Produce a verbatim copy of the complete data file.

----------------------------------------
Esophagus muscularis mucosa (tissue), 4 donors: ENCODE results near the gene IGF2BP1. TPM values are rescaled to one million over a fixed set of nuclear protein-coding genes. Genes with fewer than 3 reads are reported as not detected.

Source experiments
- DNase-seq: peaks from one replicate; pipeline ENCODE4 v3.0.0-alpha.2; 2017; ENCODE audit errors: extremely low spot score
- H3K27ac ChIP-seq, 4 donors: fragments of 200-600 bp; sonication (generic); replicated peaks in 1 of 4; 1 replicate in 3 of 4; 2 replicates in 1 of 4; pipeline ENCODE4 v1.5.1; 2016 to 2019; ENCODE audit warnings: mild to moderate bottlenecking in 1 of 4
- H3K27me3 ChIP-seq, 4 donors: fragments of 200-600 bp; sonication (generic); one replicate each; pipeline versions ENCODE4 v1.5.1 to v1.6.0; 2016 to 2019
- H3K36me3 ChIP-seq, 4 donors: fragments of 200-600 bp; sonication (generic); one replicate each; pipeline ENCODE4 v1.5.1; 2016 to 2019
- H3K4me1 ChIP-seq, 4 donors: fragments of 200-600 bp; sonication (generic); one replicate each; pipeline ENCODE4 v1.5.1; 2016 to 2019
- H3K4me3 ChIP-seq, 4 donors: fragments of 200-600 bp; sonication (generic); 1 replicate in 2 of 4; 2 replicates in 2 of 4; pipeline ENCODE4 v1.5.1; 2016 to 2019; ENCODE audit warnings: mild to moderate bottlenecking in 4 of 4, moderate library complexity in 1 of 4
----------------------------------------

Esophagus muscularis mucosa (tissue), 4 donors: ENCODE results near the gene IGF2BP1. TPM values are rescaled to one million over a fixed set of nuclear protein-coding genes. Genes with fewer than 3 reads are reported as not detected.

Source experiments
- DNase-seq: peaks from one replicate; pipeline ENCODE4 v3.0.0-alpha.2; 2017; ENCODE audit errors: extremely low spot score
- H3K27ac ChIP-seq, 4 donors: fragments of 200-600 bp; sonication (generic); replicated peaks in 1 of 4; 1 replicate in 3 of 4; 2 replicates in 1 of 4; pipeline ENCODE4 v1.5.1; 2016 to 2019; ENCODE audit warnings: mild to moderate bottlenecking in 1 of 4
- H3K27me3 ChIP-seq, 4 donors: fragments of 200-600 bp; sonication (generic); one replicate each; pipeline versions ENCODE4 v1.5.1 to v1.6.0; 2016 to 2019
- H3K36me3 ChIP-seq, 4 donors: fragments of 200-600 bp; sonication (generic); one replicate each; pipeline ENCODE4 v1.5.1; 2016 to 2019
- H3K4me1 ChIP-seq, 4 donors: fragments of 200-600 bp; sonication (generic); one replicate each; pipeline ENCODE4 v1.5.1; 2016 to 2019
- H3K4me3 ChIP-seq, 4 donors: fragments of 200-600 bp; sonication (generic); 1 replicate in 2 of 4; 2 replicates in 2 of 4; pipeline ENCODE4 v1.5.1; 2016 to 2019; ENCODE audit warnings: mild to moderate bottlenecking in 4 of 4, moderate library complexity in 1 of 4